Chapter XLI The pilgrim is directed to the invisible church
New bridle and eyeglasses
“In the meantime, for your strengthening and fuller understanding of that consolation to which I have called you, I send you among my other servants who have previously abandoned the world and have surrendered themselves to me, so that you may observe their conduct.” —
“Where do they dwell, my Lord?” I inquired,
“where shall I seek them?” He answered:
“They live scattered among the others in the world, but the world knows them not. In order that you may distinguish them and that you may be secure against the wiles of the world while you remain in it until I recall you out of it, and in place of the glasses and the bridle which you wore formerly, I place upon you my own yoke, (which is obedience to me) so that you may ever after follow none but myself. Besides, I add these glasses through which you will be able to discern still more clearly the futilities of the world, in case you should look at them, as well as the consolation of my elect.” (The rim of the glasses was the Word of God, and lenses were the Holy Spirit.)
“Go now,” he continued,
“and return to the place that you by-passed previously, there you will see things which you would not have perceived at the time without the aid of these gifts of mine.”
The true Christians in the midst of the pretending ones and wherein they differ
2 I recalled where I had passed by the place spoken of and arising, hastened back to it with such eagerness that I did not even notice the turmoil of the world about me. Thereupon I entered the temple called Christianity, and espying in the innermost part of the chor a curtain or a screen, I went directly toward it, not even glancing at the quarreling sects along the sides. It was then for the first time that I realized what that corner was: namely, that it was called praxis christianismi, the truth of Christianity. The curtain which separated it from the rest was twofold: the outward, which could be seen from the outside, called contemptus mundi, the contempt of the world, was darker in color; the other, inner curtains was resplendent, and was called amor Christi, the love of Christ; these two curtains, I observed, separated and divided this place from the rest; but the inner was not visible from the outside. Anyone who entered through the curtain at once became different from other people, being full of bliss, joy, and peace.
There are few Christians, and wherefore?
3 While standing outside and looking about, I saw an astounding and puzzling phenomenon: that although many thousands of people were constantly passing by the place, they did not enter it; whether they did not see it or simply ignored it because of its outward unprepossessing appearance, I do not know. I saw many learned in the Scriptures, priests and bishops, as well as many others who had pretentions to sanctify, pass by and some of then even as much as peep in, but they did not enter: which made me pity them. Some of them, approaching closer, noticed a ray of light through a crevice or perceived a sweet fragrance issuing thence, which attracted them, so that they began to search for the entrance. But even among these, who began to look for the door, some turning back, were struck by the dazzling flash of the world and went away.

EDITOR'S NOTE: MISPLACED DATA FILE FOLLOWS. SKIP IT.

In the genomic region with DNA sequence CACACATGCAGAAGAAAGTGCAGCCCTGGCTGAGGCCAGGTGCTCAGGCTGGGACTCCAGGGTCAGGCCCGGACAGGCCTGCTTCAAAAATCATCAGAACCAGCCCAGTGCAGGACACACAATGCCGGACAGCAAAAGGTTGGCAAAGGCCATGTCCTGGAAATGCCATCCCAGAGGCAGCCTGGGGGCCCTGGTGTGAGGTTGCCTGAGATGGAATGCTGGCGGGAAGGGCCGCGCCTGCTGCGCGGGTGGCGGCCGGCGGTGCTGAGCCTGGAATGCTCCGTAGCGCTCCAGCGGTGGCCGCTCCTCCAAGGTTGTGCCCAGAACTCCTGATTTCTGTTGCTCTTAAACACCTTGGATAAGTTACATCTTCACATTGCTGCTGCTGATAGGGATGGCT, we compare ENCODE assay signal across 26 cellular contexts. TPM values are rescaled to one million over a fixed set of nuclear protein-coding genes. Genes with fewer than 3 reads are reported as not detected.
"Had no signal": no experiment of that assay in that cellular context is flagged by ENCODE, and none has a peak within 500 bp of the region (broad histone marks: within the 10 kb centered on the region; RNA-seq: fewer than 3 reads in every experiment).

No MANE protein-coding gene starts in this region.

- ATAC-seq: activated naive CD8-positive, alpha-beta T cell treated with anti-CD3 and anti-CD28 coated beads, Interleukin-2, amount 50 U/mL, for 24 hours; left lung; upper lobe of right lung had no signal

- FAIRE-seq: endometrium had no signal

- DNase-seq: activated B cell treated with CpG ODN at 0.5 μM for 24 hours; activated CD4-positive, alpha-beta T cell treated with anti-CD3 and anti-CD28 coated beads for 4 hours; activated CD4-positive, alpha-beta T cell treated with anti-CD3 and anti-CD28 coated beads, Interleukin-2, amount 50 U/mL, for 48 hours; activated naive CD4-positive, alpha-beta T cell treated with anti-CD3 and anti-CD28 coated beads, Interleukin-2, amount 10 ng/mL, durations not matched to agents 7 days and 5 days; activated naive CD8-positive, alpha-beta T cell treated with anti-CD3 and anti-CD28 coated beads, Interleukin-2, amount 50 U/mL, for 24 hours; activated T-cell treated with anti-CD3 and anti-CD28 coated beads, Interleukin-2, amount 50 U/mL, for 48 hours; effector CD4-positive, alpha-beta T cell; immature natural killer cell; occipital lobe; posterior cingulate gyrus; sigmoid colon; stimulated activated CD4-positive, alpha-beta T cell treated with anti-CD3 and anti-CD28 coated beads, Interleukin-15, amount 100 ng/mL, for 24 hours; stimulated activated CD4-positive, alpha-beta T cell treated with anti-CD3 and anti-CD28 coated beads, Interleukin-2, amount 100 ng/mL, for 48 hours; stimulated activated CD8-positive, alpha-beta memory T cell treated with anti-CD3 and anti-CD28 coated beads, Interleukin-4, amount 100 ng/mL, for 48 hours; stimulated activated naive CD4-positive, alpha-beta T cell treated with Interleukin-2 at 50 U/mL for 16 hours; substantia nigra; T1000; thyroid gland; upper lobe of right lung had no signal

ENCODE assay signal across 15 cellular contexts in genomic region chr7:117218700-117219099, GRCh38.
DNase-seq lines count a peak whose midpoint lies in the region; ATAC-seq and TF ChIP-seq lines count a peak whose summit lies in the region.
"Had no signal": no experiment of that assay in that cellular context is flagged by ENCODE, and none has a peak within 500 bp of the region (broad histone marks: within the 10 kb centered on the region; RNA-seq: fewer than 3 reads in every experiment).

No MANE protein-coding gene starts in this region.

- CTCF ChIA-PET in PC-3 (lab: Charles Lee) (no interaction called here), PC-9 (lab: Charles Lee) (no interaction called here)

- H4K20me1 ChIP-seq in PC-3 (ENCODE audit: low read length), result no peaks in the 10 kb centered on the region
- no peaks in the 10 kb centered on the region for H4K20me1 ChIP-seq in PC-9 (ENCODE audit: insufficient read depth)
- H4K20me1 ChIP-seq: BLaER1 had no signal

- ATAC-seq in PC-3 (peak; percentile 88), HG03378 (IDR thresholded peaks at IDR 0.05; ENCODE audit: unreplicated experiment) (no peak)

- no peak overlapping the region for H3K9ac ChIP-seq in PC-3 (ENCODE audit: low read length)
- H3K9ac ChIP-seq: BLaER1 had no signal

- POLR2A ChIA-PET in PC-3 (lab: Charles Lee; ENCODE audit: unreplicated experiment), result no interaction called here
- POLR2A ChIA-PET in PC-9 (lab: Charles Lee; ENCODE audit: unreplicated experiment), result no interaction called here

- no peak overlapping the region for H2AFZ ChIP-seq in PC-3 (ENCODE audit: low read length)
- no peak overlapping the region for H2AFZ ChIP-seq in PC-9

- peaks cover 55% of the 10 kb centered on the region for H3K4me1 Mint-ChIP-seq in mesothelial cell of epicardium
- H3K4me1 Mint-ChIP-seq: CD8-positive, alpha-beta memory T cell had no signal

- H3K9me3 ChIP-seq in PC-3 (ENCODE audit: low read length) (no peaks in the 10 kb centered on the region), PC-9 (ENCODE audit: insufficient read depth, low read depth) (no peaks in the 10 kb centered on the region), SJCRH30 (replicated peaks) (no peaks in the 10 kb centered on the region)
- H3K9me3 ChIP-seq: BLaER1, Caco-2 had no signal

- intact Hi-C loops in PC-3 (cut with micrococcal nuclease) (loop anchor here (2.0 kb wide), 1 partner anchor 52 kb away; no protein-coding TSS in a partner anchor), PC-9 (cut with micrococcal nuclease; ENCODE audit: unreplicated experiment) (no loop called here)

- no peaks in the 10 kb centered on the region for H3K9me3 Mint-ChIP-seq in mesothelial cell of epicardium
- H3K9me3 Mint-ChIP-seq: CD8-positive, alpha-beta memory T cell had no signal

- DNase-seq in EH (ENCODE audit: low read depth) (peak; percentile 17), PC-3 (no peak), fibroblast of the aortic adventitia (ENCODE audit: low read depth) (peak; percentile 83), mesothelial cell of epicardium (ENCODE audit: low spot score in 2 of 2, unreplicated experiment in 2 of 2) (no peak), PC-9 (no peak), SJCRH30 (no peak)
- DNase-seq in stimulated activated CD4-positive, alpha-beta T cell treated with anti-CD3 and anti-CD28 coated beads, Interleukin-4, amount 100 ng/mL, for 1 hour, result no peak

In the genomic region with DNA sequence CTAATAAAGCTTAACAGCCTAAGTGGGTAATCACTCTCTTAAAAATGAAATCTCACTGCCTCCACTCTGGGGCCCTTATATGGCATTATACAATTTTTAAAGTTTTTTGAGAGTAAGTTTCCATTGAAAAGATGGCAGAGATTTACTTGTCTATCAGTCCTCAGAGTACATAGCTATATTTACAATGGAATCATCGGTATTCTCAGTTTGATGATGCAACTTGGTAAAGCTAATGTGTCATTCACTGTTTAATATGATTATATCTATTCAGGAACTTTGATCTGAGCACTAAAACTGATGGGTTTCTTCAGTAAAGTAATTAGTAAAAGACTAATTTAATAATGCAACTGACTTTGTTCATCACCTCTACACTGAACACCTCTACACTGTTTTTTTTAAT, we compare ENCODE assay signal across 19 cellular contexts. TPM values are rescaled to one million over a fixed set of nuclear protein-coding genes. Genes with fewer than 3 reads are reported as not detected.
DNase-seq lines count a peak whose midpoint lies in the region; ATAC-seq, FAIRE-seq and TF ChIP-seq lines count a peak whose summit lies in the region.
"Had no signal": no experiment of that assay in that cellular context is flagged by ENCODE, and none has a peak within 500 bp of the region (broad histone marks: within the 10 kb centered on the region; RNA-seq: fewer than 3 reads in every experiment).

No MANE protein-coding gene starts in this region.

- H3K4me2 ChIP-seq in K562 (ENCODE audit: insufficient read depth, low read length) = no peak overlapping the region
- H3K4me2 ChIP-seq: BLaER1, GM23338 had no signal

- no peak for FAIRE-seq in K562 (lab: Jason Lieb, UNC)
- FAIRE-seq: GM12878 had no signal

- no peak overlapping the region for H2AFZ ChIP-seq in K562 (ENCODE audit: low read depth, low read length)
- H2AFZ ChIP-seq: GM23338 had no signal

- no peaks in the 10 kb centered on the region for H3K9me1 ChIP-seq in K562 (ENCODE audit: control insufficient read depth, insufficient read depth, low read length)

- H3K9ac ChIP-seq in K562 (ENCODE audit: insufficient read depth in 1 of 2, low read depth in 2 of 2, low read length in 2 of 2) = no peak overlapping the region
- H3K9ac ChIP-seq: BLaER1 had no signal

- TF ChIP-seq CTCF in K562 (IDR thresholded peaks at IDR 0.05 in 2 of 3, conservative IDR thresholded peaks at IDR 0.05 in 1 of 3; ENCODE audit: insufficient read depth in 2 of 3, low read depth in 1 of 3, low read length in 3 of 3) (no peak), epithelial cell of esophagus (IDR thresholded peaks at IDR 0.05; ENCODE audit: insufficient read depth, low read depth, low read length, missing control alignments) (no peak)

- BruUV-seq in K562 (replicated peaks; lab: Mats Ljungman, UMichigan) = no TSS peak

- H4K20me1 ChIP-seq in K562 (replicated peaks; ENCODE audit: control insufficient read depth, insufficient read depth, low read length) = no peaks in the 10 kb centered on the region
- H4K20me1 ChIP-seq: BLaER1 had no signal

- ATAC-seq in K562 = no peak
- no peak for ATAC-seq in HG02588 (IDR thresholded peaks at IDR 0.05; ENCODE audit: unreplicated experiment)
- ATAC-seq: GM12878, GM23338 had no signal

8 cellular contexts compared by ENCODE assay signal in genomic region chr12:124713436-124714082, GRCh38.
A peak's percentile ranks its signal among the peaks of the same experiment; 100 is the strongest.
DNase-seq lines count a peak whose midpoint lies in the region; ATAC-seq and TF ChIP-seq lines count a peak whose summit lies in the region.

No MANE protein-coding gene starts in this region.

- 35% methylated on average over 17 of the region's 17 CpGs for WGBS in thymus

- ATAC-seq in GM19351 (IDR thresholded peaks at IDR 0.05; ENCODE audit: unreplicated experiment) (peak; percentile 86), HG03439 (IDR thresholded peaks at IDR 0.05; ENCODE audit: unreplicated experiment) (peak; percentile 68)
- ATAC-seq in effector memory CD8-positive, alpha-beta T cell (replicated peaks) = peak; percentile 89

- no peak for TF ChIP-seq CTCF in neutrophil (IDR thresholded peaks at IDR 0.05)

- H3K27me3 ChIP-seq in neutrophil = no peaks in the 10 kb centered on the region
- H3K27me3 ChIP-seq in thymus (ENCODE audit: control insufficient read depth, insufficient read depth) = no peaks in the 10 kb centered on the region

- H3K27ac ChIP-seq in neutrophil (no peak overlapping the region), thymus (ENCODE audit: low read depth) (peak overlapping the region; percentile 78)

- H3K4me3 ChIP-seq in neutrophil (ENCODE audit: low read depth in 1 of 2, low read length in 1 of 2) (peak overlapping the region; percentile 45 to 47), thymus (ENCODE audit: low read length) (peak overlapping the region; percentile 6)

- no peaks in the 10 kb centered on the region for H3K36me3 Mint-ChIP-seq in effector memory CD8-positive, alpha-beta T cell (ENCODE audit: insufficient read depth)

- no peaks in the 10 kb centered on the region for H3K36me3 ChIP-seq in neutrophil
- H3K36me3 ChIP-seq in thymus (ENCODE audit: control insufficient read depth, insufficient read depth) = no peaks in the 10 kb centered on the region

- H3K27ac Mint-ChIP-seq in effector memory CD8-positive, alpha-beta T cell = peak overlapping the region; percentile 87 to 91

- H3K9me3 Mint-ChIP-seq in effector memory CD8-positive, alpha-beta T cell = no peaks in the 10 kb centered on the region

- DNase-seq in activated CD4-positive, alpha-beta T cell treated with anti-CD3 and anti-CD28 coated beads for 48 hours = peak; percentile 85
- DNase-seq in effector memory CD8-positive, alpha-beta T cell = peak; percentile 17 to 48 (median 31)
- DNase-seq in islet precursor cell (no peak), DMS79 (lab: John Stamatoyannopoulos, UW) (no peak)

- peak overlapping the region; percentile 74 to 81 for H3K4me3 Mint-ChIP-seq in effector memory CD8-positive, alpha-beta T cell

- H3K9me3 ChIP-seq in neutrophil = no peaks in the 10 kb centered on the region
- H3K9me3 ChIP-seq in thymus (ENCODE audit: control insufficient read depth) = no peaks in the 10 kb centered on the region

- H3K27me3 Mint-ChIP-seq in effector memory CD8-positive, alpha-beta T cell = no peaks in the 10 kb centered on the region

Necessity of rebirth
4 But I perceived the real reason why so few entered when I approached the door of the partition: for a most rigorous examination was held there. All those wishing to enter were required to surrender all their possessions, and even their eyes, ears, mind and heart; for, they said, he who aspires to be wise in God’s sight must become simple in his own; and he who wishes to know God must forget all else; and he who desires to possess God must give up everything else. Hence, those who were unwilling to abandon their wealth of their learning, contending that such things were aids to heaven, remained outside and did not enter. Those who were allowed to enter, had to submit, I noticed, to a search not only of their clothing for the least bit of vanity that might be concealed there, but also (a thing unusual elsewhere) had their inner parts, the head and the heart, examined in order that nothing unclean might defile the dwelling place of God. Although this could not be done without a certain amount of pain, yet the wound was healed so skillfully by a heavenly medicine that the operation rendered the patient’s life more abundant, rather than poorer. For in place of the blood which had been spilled during the piercing and cutting operation, a kind of fire was kindled in the man’s limbs which transformed him so thoroughly that he himself marvelled at the change and his willingness hither to carry such useless burdens as the world calls wisdom, glory, pleasure, and wealth (for they indeed are nothing but burdens). I beheld there the lame leap, the stutters speak eloquently, the simple shame of philosophers, and those who possessed nothing claim the possession of all things.
The church is the world upside down
5 Having observed these preliminaries at the door, I passed within the enclosure and (at first all things in general, and then more particularly) examined some of the elect. I was filled with unspeakable joy, for I saw everything just the opposite to the conditions in the world. For in the latter I had seen blindness and darkness everythwere, here nothing but dazzling light; in the world fraud, here truth; the world had been full of disorder; here existed nothing but the most excellent order; in the world, bustle, here peace; there worry and anxiety, here joy; in the world want, here abundance; there slavery and subjection, here liberty; in the world everything toilsome and laborious, here all was easy, there the most lamentable accidents everywhere, here perfect safety. All this I desire to discuss a little more fully.